The University of Massachusetts Amherst
 
A B C D F G H J K L M N P R S T V W X Y Z

Please select the first letter of the last name you are looking for.

Sarah Witkowski

Associate Professor, Smith College

Our laboratory investigates circulating and resident cell types that have angiogenic potential including hematopoietic stem cells, monocytes, fibroblasts, and pericytes.

Sarah Witkowski is an exercise physiologist whose research focuses on cardiovascular physiology. The overall goal of her research is to understand the cells and signals that promote blood vessel health, repair and regeneration. Recently, she has investigated female-specific conditions, such as menopause, that increase risk for cardiovascular disease and the role that physical activity and fitness play to alter the female risk trajectory.

Learn more at the Molecular and Cardiovascular Physiology Laboratory website: people.umass.edu/switkows/Laboratory_Home.html

https://www.ncbi.nlm.nih.gov/myncbi/18iLzxyEvl15Y/bibliography/public/

Academic Background

  • BS College of William and Mary, 1995
  • MS University of Delaware, 2000
  • PhD University of Maryland, 2008
  • Postdoctoral Training University of Maryland, 2010
Serviente C, Tuomainen TP, Virtanen J, Witkowski S, Niskanen L, Bertone-Johnson E. Follicle-stimulating hormone is associated with lipids in postmenopausal women. Menopause. 2019 May;26(5):540-545. doi: 10.1097/GME.0000000000001273. PubMed PMID: 30562316; PubMed Central PMCID: PMC6483826.
Serviente C, Witkowski S. Follicle-stimulating hormone, but not cardiorespiratory fitness, is associated with flow-mediated dilation with advancing menopausal stage. Menopause. 2019 May;26(5):531-539. doi: 10.1097/GME.0000000000001267. PubMed PMID: 30489425; PubMed Central PMCID: PMC6483873.
Serviente C, Burnside A, Witkowski S. Moderate-intensity exercise reduces activated and apoptotic endothelial microparticles in healthy midlife women. J Appl Physiol (1985). 2019 Jan 1;126(1):102-110. doi: 10.1152/japplphysiol.00420.2018. Epub 2018 Sep 20. PubMed PMID: 30236051; PubMed Central PMCID: PMC6383638.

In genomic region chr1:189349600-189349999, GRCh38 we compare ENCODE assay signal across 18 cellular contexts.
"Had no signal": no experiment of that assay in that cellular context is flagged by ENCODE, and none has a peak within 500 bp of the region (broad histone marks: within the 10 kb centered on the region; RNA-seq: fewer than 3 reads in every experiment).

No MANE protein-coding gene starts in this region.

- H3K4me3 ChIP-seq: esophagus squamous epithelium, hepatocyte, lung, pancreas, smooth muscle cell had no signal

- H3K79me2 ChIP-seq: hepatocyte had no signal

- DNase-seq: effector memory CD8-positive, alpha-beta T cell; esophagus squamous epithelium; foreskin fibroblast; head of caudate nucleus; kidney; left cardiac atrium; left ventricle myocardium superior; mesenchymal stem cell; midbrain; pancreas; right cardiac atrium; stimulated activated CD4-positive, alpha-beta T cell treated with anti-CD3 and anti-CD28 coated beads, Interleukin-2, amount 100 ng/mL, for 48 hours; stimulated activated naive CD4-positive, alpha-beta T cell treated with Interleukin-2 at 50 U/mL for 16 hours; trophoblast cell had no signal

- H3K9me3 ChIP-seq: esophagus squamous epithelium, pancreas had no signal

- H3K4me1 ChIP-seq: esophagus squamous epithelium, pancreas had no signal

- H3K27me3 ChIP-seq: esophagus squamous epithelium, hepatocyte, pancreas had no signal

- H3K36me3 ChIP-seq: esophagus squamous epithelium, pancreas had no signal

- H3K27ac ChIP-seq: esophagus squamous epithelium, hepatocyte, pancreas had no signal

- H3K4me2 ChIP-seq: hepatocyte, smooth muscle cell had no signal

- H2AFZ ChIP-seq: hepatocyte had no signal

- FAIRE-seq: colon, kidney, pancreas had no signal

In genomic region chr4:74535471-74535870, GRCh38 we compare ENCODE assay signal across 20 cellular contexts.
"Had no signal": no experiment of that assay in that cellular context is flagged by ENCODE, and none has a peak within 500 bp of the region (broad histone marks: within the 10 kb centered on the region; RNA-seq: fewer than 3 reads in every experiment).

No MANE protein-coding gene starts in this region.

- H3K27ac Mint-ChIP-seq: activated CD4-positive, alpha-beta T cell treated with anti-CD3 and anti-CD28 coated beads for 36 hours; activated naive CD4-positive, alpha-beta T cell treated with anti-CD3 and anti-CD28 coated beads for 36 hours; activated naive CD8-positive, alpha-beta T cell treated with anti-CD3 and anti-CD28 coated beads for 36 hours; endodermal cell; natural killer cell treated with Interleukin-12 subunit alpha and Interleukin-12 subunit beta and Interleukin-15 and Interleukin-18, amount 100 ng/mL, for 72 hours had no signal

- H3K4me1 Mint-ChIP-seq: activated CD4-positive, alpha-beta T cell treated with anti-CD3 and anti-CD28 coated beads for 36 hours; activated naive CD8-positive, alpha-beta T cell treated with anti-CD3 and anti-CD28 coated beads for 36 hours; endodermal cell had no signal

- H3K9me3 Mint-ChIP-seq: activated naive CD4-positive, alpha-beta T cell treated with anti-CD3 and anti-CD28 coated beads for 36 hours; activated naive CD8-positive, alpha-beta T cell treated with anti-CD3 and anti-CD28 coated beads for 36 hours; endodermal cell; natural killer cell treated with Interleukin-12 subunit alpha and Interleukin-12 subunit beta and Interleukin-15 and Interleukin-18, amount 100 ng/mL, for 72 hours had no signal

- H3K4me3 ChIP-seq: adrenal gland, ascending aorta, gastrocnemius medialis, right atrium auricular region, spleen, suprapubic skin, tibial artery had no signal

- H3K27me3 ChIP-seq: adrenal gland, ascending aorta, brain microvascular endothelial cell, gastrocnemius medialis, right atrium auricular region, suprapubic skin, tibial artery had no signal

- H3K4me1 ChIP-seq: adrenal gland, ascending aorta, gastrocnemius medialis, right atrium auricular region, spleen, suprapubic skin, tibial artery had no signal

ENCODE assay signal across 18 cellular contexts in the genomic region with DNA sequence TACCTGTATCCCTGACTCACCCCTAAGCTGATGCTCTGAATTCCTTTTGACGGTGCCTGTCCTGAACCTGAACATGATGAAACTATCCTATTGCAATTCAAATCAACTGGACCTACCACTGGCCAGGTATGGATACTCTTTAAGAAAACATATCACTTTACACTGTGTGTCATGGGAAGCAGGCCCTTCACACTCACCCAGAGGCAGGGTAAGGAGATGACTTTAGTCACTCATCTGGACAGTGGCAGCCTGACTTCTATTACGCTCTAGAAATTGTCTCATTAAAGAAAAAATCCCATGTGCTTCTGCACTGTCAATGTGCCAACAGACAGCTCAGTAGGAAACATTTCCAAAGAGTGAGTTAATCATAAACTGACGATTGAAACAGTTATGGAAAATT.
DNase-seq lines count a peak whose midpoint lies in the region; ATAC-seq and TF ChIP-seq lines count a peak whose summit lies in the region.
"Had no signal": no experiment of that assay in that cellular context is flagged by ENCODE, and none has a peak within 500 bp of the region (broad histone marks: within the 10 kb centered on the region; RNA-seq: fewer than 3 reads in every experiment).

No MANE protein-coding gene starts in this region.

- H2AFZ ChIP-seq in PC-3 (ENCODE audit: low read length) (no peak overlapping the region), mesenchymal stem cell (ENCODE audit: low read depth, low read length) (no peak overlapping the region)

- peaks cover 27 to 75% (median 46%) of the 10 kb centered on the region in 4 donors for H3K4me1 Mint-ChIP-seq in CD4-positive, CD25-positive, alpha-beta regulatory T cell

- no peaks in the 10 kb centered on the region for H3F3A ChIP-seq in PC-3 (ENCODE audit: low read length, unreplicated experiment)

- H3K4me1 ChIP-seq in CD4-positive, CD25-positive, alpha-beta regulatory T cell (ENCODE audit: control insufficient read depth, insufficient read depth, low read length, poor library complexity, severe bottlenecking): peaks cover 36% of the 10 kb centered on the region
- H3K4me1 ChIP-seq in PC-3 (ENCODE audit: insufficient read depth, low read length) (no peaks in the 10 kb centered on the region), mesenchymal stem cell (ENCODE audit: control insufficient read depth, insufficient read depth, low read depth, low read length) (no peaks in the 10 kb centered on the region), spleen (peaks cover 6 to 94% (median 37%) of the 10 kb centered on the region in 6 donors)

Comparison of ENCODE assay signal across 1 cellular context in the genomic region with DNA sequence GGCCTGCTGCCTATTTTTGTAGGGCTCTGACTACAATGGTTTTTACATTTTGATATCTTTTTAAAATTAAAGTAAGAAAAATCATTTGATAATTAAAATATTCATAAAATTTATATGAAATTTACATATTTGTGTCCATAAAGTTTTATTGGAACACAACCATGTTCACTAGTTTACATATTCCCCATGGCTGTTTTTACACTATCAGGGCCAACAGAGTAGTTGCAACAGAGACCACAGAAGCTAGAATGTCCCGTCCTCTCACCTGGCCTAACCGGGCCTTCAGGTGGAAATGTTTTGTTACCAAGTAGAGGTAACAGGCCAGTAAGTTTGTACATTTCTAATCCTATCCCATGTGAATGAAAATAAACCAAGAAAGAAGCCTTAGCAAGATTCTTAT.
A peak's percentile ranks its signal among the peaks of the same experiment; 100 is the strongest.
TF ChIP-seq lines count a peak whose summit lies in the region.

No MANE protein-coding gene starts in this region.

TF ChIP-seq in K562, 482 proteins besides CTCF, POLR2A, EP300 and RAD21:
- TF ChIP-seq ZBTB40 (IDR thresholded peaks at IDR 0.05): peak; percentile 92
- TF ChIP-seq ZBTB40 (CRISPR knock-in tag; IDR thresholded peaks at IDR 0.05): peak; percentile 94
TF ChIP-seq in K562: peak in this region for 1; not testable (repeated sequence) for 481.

Witkowski S, Serviente C. Endothelial dysfunction and menopause: is exercise an effective countermeasure?. Climacteric. 2018 Jun;21(3):267-275. doi: 10.1080/13697137.2018.1441822. Epub 2018 Mar 15. Review. PubMed PMID: 29542349.
Hayes KL, Messina LM, Schwartz LM, Yan J, Burnside AS, Witkowski S. Type 2 diabetes impairs the ability of skeletal muscle pericytes to augment postischemic neovascularization in db/db mice. Am J Physiol Cell Physiol. 2018 May 1;314(5):C534-C544. doi: 10.1152/ajpcell.00158.2017. Epub 2018 Jan 10. PubMed PMID: 29351404; PubMed Central PMCID: PMC6008064.
Ribeiro F, Ribeiro IP, Gonçalves AC, Alves AJ, Melo E, Fernandes R, Costa R, Sarmento-Ribeiro AB, Duarte JA, Carreira IM, Witkowski S, Oliveira J. Effects of resistance exercise on endothelial progenitor cell mobilization in women. Sci Rep. 2017 Dec 19;7(1):17880. doi: 10.1038/s41598-017-18156-6. PubMed PMID: 29259281; PubMed Central PMCID: PMC5736626.
Witkowski S, Serviente C. Changing Sex Hormones Represent a Cardiovascular Disadvantage for Aging Women. Exerc Sport Sci Rev. 2017 Apr;45(2):57. doi: 10.1249/JES.0000000000000108. PubMed PMID: 28306677.
 
Contact Info

Sarah Witkowski, PhD

Associate Professor

Department of Exercise & Sport Studies

405 Scott Building

Smith College

102 Lower College La.

Northampton, MA 01063
Phone: 413-585-4555

www.umass.edu/sphhs/person/faculty/sarah-witkowski